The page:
In Gilman’s “The Yellow Wallpaper,” who are the intended readers?

Here is the answer and explanation to the question In Gilman’s “The Yellow Wallpaper,” who are the intended readers?

In Gilman’s “The Yellow Wallpaper,” who are the intended readers?

In brief, she is asking the reader to empathize with women and mental illness.

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With her short but powerful story, in which readers watch the mental deterioration of a woman who is not allowed a say in her own treatment, Gilman seems to target the male establishment who deny women like her protagonist in similar ways. The narrator voices her opinions—she asks to be allowed to see company, she protests her daily schedule of “perfect rest” and lack of mental stimulation, and she actually claims to feel better when she has the wallpaper’s design on which to focus and reflect—but she is ignored by her husband. He is condescending to her and threatens her with seeing Weir Mitchell if she does not improve. As a result, a woman who likely suffers from postpartum depression ends up having a complete mental break. She has delusions and can no longer recognize her own identity.

Here, Gilman shows how high the cost can be when the woman’s voice is ignored and how much more she might deteriorate if her own estimation of her symptoms is not taken seriously. The protagonist of this story is bright, articulate, imaginative, and creative, and she is absolutely ruined by the “treatment” that is meant to cure her. With her story, Gilman seems to speak directly to the male doctors and husbands who would arrange for their female patients’s and wives’s healthcare as John does in the story. She encourages them to give women a voice in their own care and to listen better so that the same thing does not happen to the women in their care.

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Charlotte Perkins Gilman wrote “The Yellow Wallpaper” based upon her own personal experience with postpartum depression (PPD). Gilman married Charles Walter Stetson, and after giving birth to their daughter, Gilman struggled with severe depression:

She consulted the noted neurologist S. Weir Mitchell, who prescribed his “rest-cure”: complete bed rest and limited intellectual activity.

This is exactly the cure that our unnamed narrator receives in the story: not only at her husband’s direction (he is a physician), but also from her brother (also a doctor). She noted:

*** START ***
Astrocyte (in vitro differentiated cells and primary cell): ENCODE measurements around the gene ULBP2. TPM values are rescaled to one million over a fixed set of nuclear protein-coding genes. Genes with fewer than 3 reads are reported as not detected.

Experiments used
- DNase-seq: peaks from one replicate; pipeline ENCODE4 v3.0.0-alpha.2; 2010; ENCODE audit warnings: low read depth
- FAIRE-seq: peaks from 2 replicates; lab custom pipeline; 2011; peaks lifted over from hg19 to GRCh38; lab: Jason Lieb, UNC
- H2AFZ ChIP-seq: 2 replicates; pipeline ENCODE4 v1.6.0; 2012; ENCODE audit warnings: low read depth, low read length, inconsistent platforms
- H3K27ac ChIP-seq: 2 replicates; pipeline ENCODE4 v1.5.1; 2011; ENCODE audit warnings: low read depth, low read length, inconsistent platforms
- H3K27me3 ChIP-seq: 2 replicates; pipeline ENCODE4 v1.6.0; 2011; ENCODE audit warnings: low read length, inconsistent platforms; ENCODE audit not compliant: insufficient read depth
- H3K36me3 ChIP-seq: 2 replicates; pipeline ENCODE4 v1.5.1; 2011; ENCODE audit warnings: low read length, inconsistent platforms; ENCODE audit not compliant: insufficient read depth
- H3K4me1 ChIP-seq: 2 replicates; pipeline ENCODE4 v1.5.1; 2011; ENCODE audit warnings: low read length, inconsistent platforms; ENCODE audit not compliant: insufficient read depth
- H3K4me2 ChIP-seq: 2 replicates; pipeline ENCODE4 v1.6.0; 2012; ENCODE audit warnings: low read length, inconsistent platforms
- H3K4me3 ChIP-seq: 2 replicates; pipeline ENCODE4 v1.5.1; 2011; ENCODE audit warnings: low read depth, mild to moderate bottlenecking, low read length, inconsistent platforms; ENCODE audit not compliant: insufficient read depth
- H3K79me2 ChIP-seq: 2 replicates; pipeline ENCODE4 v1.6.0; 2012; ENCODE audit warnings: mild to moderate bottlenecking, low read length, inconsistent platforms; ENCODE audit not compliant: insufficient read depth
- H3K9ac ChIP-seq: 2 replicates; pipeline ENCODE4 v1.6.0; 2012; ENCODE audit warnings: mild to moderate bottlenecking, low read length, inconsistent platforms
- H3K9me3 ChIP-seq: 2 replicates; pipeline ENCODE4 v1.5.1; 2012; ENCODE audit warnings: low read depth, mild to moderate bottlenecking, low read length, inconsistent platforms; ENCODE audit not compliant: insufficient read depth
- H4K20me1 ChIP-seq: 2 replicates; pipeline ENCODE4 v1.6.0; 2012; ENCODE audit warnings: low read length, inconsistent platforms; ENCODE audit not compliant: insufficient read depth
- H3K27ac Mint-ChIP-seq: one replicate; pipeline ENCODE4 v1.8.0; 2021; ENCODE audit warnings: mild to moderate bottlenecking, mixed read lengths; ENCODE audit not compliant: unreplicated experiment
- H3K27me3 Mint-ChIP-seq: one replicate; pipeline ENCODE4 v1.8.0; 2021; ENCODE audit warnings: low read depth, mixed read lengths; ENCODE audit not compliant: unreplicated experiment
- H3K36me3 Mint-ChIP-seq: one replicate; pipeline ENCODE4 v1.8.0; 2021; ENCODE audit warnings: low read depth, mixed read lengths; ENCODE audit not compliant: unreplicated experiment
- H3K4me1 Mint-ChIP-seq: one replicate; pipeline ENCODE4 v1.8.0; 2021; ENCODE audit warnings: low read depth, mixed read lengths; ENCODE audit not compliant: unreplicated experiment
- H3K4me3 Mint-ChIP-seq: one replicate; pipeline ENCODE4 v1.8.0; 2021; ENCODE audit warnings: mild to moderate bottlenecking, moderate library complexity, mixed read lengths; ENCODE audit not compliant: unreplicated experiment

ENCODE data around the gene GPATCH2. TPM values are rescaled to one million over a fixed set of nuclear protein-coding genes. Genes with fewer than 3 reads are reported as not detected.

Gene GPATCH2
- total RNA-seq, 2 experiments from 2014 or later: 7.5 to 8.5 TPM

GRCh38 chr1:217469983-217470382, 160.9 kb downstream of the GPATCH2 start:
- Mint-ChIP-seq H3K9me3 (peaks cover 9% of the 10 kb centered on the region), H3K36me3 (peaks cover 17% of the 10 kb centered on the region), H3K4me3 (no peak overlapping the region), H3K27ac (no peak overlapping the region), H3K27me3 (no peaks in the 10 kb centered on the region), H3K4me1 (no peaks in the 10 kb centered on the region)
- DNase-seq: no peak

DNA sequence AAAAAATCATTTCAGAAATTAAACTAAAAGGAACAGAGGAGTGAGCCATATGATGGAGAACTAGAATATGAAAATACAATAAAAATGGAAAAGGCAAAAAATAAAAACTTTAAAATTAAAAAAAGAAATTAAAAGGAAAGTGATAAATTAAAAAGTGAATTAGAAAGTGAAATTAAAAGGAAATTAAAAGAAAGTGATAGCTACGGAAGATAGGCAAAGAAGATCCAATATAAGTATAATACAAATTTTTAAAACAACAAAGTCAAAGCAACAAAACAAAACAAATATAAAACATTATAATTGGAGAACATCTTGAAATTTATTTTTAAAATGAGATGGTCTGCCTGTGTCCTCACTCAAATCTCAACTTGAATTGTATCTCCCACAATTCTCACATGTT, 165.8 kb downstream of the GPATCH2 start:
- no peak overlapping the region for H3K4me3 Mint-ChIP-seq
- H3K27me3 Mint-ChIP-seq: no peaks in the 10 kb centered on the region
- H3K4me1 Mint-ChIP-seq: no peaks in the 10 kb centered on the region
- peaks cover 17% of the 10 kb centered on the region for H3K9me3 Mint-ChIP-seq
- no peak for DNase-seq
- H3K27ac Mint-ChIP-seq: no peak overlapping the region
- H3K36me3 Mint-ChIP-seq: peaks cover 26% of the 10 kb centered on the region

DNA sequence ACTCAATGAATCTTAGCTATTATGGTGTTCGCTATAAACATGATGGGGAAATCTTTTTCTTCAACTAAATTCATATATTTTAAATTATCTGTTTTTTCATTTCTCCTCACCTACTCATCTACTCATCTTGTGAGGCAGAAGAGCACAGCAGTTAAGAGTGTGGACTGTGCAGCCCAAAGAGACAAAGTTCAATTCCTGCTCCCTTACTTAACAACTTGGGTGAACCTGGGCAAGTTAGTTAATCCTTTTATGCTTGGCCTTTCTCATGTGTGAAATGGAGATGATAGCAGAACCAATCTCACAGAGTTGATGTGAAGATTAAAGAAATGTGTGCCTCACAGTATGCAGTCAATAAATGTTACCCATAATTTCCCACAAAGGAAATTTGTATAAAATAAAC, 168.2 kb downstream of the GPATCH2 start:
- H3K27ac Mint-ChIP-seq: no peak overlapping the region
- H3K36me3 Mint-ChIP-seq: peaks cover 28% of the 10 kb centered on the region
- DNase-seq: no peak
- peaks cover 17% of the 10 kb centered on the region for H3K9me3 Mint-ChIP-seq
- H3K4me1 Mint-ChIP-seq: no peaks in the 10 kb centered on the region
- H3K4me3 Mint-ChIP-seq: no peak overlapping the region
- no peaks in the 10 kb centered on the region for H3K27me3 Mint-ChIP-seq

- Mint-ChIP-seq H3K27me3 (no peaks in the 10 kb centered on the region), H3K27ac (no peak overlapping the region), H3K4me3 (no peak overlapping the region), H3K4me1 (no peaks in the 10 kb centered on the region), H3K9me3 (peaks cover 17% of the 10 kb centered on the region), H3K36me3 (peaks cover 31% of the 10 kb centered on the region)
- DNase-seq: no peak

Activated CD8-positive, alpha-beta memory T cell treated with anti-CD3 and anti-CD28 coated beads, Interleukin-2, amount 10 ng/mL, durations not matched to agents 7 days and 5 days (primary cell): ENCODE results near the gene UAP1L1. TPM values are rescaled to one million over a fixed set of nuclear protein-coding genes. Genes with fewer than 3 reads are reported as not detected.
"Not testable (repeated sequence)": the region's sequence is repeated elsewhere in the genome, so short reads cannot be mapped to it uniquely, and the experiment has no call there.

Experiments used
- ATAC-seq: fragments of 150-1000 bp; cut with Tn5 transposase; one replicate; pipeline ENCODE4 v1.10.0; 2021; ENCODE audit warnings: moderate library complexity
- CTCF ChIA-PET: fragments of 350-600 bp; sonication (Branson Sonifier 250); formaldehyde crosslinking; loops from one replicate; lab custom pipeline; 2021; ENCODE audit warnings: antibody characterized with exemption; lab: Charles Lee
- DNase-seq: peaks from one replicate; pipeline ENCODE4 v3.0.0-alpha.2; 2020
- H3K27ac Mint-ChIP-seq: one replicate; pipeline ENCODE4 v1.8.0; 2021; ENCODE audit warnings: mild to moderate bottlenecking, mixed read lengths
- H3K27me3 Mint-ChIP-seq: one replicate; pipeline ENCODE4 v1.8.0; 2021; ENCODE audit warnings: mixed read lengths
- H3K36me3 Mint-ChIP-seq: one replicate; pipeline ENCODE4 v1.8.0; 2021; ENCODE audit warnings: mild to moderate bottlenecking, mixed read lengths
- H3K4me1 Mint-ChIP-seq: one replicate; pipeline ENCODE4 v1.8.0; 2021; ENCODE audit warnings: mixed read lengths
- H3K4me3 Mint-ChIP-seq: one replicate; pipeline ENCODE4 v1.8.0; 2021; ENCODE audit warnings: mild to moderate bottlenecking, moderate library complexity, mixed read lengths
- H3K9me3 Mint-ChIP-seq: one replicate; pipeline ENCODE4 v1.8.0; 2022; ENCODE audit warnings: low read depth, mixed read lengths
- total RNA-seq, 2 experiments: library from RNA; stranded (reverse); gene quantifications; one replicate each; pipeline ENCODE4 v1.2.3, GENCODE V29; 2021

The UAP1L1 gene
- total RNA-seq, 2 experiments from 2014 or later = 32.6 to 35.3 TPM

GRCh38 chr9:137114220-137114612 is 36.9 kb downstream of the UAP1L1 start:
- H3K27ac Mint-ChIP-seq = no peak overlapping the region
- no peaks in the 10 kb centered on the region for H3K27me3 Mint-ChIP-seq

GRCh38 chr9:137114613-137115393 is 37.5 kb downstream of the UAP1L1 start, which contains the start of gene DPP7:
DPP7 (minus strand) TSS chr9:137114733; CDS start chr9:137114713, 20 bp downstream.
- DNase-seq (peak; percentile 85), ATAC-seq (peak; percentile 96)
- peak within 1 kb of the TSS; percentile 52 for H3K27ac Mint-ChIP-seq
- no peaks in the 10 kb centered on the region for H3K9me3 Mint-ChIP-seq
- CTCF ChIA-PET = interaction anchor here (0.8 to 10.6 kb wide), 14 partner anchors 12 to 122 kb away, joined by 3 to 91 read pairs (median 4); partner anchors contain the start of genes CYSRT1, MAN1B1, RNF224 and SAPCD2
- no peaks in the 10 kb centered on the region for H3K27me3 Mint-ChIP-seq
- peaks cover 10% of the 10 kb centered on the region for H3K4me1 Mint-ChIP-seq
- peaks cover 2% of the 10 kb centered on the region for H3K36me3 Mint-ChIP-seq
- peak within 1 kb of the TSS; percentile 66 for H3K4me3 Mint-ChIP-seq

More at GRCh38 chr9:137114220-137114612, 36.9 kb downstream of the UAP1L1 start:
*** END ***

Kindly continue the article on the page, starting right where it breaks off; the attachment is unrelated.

I have a schedule prescription for each hour in the day; he takes all care from me…

She is not allowed to write—told that it is not good for her to use her mind (so she sneaks to do so). The prescription given to her, as well as the strict limitations placed upon her—her inability to leave her room and enjoy the gardens or the fresh air, etc.—do more damage than good. By the story’s end, she has left reality, becoming enmeshed in the imaginary world of the people she “sees” in the yellow wallpaper.

Gilman credited [her own] experience with driving her ”near the borderline of utter mental ruin.” The rest-cure served as the basis for [this short story.]

Ultimately, Gilman chose to remove herself from this treatment regimen. She also believed that her emotional difficulties were caused largely by the “confines of marriage” and she left Stetson. Gilman also wrote as a reaction to the general oppression of women in society who were believed to belong to their husbands; they could be found guilty of adultery, where husband were not (for the same behavior); they were refused the right to vote along with criminals and the mentally ill. They had no control over their lives, which is evident in Gilman’s short story.

In 1926, she stated, regarding her work in general, ‘One girl reads this, and takes fire! Her life is changed. She becomes a power—a mover of others—I write for her.’

Gilman’s audience was originally women who had suffered—perhaps even questioned themselves—as she had. However, her modern audience is greater than she could have anticipated, providing insight not only to women who experience PPD, but also perhaps to husbands, doctors, and society in general.

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